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Journal Article: Publisher's Accepted Manuscript
Journal Name:
Natural Resource Modeling
Additional Journal Information:
Journal Volume: 1; Journal Issue: 2; Related Information: CHORUS Timestamp: 2017-10-20 17:33:04; Journal ID: ISSN 0890-8575
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Country unknown/Code not available

Citation Formats

Loehle, Craig. OPTIMIZING ECOSYSTEM SIMULATION MODEL PERFORMANCE. Country unknown/Code not available: N. p., 2017. Web. doi:10.1111/j.1939-7445.1987.tb00015.x.
Loehle, Craig. OPTIMIZING ECOSYSTEM SIMULATION MODEL PERFORMANCE. Country unknown/Code not available. doi:10.1111/j.1939-7445.1987.tb00015.x.
Loehle, Craig. Fri . "OPTIMIZING ECOSYSTEM SIMULATION MODEL PERFORMANCE". Country unknown/Code not available. doi:10.1111/j.1939-7445.1987.tb00015.x.
author = {Loehle, Craig},
abstractNote = {},
doi = {10.1111/j.1939-7445.1987.tb00015.x},
journal = {Natural Resource Modeling},
number = 2,
volume = 1,
place = {Country unknown/Code not available},
year = {Fri Jun 23 00:00:00 EDT 2017},
month = {Fri Jun 23 00:00:00 EDT 2017}

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This content will become publicly available on June 23, 2018
Publisher's Accepted Manuscript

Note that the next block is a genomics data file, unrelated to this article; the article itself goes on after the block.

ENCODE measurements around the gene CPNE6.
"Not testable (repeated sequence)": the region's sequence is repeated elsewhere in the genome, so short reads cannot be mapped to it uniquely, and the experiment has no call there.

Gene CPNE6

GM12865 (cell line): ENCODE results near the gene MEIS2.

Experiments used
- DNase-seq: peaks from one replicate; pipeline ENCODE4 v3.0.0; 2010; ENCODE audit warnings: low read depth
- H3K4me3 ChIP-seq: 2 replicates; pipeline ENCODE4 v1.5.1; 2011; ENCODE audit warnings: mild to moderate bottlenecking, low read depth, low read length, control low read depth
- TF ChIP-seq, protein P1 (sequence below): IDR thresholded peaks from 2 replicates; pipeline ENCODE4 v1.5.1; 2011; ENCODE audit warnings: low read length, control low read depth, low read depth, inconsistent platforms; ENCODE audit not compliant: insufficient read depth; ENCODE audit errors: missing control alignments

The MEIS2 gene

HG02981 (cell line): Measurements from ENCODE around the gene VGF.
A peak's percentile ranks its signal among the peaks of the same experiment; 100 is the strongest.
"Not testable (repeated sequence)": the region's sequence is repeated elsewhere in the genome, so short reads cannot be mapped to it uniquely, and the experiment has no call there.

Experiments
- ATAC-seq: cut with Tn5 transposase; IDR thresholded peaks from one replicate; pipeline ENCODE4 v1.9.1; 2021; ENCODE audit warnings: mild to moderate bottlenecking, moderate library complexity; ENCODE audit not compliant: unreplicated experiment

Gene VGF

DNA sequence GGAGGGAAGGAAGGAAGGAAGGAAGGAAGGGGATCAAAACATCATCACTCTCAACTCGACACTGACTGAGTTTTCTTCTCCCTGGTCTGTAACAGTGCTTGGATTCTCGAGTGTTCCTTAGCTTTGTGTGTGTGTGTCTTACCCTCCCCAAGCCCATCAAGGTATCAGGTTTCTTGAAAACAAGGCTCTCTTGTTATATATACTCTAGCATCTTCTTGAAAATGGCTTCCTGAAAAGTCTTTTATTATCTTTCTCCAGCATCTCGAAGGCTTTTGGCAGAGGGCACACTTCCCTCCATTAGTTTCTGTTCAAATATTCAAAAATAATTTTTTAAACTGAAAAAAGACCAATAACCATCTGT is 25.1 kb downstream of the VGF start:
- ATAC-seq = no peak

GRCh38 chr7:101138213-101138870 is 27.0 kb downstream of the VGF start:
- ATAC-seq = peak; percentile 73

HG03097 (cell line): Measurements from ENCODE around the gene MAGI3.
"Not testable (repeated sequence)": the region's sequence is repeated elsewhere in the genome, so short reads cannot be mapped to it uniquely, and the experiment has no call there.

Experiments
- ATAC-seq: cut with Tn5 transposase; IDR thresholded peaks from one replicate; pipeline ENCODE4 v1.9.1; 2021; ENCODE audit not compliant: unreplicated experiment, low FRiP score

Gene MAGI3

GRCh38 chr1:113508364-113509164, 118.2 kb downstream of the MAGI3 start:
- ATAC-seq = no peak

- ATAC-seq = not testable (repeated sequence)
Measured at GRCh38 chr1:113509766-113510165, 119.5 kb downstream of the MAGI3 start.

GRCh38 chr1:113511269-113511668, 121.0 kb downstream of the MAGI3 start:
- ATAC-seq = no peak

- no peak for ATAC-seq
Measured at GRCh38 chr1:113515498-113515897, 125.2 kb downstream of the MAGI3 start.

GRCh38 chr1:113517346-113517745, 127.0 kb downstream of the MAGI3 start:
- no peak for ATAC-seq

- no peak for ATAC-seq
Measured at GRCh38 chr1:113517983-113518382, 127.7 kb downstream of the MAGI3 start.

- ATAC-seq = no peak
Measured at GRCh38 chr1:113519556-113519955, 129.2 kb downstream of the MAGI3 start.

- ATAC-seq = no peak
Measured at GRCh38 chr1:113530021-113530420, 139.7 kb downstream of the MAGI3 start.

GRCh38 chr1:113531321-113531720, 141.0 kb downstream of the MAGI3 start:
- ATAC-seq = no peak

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  • Free Air CO2 Enrichment (FACE) experiments provide a remarkable wealth of data to test the sensitivities of terrestrial ecosystem models (TEMs). In this study, a broad set of 11 TEMs were compared to 22 years of data from two contrasting FACE experiments in temperate forests of the south eastern US the evergreen Duke Forest and the deciduous Oak Ridge forest. We evaluated the models' ability to reproduce observed net primary productivity (NPP), transpiration and Leaf Area index (LAI) in ambient CO2 treatments. Encouragingly, many models simulated annual NPP and transpiration within observed uncertainty. Daily transpiration model errors were often relatedmore » to errors in leaf area phenology and peak LAI. Our analysis demonstrates that the simulation of LAI often drives the simulation of transpiration and hence there is a need to adopt the most appropriate of hypothesis driven methods to simulate and predict LAI. Of the three competing hypotheses determining peak LAI (1) optimisation to maximise carbon export, (2) increasing SLA with canopy depth and (3) the pipe model the pipe model produced LAI closest to the observations. Modelled phenology was either prescribed or based on broader empirical calibrations to climate. In some cases, simulation accuracy was achieved through compensating biases in component variables. For example, NPP accuracy was sometimes achieved with counter-balancing biases in nitrogen use efficiency and nitrogen uptake. Combined analysis of parallel measurements aides the identification of offsetting biases; without which over-confidence in model abilities to predict ecosystem function may emerge, potentially leading to erroneous predictions of change under future climates.« less